Emerson's essay "Self-Reliance" appeared in his Essays: First Series (1841). Some gems from this essay: "My book should smell of pines and resound with the hum of insects." * "What have I to do with the sacredness of traditions, if I live wholly from within?" * "let us not rove; let us sit at home with the cause... for God is here within." * "Nothing can bring you peace but yourself. Nothing can bring you peace but the triumph of principles." * "Trust thyself: every heart vibrates to that iron string." * "I like the silent church before the service begins, better than any preaching." * "Whenever a mind is simple, and receives a divine wisdom, old things pass away,— means, teachers, texts, temples fall; it lives now, and absorbs past and future into the present hour."

The BBC asked Carl Jung if he believed in God,
and he replied: "I don't believe. I know."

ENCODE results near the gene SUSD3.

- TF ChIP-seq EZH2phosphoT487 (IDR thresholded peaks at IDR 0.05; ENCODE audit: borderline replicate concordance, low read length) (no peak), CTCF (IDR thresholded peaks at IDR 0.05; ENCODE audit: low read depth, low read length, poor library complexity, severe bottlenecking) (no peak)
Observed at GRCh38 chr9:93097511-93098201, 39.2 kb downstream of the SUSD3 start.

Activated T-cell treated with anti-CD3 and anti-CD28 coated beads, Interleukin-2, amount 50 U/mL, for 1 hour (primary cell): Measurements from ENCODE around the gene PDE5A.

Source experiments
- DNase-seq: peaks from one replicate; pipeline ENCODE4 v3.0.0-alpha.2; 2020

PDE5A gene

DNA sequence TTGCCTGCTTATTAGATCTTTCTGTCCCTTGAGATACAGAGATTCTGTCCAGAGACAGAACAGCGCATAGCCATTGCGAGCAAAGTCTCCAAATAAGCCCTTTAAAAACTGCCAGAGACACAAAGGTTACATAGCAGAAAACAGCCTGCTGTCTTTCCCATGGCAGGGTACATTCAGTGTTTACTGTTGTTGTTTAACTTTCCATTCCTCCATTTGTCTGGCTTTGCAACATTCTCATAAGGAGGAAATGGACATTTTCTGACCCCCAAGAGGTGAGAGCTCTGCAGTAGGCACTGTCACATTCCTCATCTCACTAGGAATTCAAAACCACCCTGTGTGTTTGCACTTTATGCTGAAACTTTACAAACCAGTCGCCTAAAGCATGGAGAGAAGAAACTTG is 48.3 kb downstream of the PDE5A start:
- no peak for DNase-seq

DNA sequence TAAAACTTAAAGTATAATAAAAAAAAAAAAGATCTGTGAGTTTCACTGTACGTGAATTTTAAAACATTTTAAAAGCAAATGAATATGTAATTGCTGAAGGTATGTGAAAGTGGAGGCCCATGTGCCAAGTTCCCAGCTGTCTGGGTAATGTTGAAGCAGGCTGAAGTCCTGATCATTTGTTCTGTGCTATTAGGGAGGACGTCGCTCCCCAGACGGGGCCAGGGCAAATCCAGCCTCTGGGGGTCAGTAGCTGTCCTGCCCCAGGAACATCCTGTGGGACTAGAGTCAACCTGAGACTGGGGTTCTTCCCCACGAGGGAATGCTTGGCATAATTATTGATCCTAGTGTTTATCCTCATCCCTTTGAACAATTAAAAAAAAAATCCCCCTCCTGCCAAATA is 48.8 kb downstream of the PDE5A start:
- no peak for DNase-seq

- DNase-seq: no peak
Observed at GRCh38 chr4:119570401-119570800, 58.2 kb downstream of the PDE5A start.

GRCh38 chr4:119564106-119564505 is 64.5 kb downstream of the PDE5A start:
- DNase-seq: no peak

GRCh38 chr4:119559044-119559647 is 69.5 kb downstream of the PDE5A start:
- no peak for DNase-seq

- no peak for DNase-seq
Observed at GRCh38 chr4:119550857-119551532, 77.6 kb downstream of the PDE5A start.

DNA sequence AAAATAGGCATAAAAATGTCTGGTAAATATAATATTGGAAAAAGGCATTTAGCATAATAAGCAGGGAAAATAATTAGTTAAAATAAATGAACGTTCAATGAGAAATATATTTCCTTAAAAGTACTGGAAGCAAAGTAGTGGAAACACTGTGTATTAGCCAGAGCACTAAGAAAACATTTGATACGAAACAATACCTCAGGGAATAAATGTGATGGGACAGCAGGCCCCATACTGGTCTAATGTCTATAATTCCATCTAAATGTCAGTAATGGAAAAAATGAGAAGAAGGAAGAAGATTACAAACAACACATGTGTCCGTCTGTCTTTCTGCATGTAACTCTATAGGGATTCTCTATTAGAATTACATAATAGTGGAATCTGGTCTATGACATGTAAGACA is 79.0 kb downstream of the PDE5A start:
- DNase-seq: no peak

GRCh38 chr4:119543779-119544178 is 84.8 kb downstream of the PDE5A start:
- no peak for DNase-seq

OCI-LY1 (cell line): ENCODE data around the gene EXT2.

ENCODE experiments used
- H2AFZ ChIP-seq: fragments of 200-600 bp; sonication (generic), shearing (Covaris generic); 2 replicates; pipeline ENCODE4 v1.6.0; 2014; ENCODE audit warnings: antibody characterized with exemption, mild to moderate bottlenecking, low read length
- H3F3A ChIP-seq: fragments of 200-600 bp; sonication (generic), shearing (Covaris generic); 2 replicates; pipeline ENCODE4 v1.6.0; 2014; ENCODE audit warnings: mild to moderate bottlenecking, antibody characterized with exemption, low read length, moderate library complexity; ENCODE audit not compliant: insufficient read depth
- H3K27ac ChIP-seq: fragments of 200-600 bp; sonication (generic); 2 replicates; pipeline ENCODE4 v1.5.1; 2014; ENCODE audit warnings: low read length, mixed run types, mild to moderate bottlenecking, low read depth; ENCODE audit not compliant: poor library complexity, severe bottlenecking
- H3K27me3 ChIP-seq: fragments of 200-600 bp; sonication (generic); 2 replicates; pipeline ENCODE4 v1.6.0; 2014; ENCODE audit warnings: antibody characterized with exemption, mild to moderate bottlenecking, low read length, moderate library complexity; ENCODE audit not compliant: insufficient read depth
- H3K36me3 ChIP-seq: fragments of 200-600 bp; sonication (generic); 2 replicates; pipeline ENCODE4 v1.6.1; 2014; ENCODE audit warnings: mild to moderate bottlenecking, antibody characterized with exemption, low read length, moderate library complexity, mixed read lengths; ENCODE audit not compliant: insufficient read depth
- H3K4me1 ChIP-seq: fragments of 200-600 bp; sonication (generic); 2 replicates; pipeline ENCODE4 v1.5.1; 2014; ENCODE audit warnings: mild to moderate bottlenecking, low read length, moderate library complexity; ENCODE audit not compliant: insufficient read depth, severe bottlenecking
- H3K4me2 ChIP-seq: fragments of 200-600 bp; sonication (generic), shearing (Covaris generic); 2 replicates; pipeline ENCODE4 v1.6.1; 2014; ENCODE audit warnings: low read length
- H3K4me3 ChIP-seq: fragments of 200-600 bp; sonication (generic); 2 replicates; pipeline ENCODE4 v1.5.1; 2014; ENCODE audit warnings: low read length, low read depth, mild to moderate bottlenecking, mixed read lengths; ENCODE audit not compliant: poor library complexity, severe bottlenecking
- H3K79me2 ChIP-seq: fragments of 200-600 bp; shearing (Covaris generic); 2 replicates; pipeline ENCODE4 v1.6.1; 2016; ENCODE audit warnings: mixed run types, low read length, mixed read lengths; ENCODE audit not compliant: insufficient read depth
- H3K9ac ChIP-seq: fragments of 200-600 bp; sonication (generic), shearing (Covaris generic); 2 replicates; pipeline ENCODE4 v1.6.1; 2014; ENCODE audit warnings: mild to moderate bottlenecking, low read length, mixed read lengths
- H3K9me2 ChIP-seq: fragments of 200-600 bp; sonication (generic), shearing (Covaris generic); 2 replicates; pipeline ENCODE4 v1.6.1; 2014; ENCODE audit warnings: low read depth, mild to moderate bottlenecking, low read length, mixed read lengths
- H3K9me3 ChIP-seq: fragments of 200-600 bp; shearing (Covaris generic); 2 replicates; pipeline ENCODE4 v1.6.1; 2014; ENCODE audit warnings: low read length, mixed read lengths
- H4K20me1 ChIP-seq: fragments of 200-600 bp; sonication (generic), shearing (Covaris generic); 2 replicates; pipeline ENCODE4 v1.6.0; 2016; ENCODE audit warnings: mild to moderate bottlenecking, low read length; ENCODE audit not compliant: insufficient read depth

Carl Jung (1875-1961) was a Swiss psychiatrist who diverged from Freud's ideas of psychoanalysis. His autobiography Memories, Dreams, Reflections (1963) details the break with his mentor. In 1959, Jung agreed to be interviewed by John Freeman for a BBC series about famous living people, called "Face to Face". I recall watching this interview that was screened in Boston (circa 1971) and remember vividly the beginning. The interviewer asked Jung whether he believed in God. Jung puffed on his pipe what seemed to be a long minute and then said: "I don't believe, I know"— It aroused a buzz in the room as well as a storm of comment at the time. As I was embarking on a spiritual path to enlightenment, Jung's reply had a huge impact on my psyche. I realized that it is not enough to believe in the teachings of Buddha, Christ, and the sages, one needs to experience enlightenment first hand with knowledge. Thanks to the sages I've met since then, I feel blessed in living a joyous life where wonder and wisdom embrace me every day. Sara Corbett's article "The Holy Grail of the Unconscious" (New York Times, September 20, 2009) gives an account of Jung's "Red Book" on man's search for the soul.